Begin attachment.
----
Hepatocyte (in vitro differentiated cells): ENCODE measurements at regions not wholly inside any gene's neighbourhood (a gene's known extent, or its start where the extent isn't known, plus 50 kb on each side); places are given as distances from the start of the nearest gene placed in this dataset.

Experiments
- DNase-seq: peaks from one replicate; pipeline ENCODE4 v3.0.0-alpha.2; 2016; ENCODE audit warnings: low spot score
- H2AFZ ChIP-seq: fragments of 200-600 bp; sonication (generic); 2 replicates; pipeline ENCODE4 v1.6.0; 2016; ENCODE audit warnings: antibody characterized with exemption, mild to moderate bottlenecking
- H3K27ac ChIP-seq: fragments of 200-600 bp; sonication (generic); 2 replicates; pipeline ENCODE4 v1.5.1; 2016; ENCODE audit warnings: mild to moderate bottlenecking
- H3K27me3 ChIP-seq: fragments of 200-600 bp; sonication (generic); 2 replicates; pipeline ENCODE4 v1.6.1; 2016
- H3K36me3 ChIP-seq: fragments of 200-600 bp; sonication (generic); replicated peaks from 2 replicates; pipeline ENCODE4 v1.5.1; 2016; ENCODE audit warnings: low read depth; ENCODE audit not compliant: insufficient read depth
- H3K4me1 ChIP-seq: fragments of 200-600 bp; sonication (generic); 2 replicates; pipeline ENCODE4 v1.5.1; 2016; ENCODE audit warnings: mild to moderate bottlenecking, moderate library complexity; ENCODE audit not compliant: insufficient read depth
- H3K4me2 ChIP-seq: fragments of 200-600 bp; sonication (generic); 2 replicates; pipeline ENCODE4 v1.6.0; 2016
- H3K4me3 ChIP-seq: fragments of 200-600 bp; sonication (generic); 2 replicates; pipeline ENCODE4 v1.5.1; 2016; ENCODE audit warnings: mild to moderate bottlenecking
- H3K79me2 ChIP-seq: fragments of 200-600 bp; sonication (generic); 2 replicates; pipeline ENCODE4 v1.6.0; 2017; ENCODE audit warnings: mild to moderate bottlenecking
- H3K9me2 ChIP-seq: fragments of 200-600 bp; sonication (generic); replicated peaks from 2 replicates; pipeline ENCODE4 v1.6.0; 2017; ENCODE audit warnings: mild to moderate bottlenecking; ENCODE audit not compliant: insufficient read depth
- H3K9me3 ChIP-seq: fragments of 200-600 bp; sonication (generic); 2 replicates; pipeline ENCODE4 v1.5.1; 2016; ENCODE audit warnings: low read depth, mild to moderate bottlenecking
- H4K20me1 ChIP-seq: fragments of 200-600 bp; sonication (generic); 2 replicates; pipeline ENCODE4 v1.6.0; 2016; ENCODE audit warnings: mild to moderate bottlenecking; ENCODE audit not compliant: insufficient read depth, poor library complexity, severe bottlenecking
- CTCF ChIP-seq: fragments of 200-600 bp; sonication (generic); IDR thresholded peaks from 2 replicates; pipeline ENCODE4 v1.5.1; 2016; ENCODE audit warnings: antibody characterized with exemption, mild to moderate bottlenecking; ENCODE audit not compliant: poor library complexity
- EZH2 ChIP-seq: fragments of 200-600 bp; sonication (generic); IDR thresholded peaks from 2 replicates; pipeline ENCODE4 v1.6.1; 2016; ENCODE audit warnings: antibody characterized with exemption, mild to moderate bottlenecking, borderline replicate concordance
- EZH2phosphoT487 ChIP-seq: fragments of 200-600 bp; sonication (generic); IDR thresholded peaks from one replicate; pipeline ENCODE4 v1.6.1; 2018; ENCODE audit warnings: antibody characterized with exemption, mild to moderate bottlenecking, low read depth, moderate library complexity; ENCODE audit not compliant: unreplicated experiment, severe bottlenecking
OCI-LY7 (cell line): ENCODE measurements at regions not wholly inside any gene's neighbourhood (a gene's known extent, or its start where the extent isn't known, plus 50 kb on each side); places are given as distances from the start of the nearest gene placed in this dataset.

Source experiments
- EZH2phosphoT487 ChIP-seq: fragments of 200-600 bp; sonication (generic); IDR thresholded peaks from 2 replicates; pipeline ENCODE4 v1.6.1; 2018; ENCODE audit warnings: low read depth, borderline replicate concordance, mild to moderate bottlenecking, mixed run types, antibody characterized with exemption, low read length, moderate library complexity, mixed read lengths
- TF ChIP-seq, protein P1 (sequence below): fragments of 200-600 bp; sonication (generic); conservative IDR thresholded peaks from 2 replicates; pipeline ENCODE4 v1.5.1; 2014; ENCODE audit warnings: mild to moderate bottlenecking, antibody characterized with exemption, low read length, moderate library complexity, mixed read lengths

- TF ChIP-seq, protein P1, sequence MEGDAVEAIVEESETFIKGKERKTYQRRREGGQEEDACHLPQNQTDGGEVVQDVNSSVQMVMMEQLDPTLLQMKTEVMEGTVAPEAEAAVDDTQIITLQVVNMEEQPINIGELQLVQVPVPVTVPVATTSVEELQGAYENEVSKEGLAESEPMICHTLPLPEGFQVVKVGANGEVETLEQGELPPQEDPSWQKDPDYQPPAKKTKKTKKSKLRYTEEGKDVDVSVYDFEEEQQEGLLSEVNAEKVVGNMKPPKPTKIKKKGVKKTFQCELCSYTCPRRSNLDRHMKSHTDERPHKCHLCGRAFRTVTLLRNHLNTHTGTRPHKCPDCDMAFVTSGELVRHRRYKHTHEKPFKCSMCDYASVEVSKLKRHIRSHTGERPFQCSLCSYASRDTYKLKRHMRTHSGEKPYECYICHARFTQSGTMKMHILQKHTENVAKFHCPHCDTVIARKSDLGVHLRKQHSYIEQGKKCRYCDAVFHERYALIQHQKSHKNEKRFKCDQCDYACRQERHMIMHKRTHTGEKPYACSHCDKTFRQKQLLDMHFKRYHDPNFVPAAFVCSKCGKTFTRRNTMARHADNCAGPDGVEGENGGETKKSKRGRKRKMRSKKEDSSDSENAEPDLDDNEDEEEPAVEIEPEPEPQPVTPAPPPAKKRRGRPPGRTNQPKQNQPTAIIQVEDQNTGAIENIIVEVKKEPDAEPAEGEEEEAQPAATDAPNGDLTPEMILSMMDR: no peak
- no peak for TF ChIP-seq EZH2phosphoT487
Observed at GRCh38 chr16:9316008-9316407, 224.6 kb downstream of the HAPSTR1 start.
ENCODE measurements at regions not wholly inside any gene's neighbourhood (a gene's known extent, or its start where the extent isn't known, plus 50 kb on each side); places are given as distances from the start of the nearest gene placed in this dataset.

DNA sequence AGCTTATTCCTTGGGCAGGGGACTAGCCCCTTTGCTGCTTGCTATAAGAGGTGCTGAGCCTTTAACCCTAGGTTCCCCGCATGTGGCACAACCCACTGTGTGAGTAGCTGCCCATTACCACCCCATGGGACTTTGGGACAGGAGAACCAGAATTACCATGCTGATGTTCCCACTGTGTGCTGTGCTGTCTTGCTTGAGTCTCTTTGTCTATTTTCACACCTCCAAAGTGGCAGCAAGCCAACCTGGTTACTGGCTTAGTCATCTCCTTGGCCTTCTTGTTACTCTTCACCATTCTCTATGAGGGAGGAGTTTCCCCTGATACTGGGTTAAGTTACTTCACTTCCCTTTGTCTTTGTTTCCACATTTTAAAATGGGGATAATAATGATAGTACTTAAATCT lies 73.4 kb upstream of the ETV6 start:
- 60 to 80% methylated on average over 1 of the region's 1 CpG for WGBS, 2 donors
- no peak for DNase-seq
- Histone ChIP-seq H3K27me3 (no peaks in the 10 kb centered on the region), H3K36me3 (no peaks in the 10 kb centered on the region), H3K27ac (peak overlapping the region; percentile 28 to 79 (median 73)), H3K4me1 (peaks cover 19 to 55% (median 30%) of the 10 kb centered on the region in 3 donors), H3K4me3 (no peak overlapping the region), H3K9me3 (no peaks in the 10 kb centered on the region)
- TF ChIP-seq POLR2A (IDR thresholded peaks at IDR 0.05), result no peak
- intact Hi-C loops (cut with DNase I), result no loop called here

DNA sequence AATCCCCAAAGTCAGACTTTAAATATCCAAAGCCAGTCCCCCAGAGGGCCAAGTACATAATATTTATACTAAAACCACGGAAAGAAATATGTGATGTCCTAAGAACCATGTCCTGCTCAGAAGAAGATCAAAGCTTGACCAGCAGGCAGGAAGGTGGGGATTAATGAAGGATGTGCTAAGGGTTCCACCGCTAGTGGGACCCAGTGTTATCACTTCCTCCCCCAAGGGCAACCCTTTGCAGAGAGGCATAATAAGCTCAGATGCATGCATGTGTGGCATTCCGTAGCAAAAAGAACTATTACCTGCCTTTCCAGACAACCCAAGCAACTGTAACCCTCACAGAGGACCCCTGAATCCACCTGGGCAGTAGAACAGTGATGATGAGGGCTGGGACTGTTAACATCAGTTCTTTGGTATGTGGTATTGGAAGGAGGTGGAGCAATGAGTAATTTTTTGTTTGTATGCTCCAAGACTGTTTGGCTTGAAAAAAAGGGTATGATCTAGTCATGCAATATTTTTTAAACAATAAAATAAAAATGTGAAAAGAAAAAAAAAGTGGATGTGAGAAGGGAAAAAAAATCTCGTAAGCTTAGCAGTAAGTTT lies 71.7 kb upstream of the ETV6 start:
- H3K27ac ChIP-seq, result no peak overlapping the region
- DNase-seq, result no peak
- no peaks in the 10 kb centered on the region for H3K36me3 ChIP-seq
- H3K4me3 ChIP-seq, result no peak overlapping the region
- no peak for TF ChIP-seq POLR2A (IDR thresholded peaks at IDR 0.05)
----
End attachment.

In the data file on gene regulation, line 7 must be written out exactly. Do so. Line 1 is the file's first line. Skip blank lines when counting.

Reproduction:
- H3K36me3 ChIP-seq: fragments of 200-600 bp; sonication (generic); replicated peaks from 2 replicates; pipeline ENCODE4 v1.5.1; 2016; ENCODE audit warnings: low read depth; ENCODE audit not compliant: insufficient read depth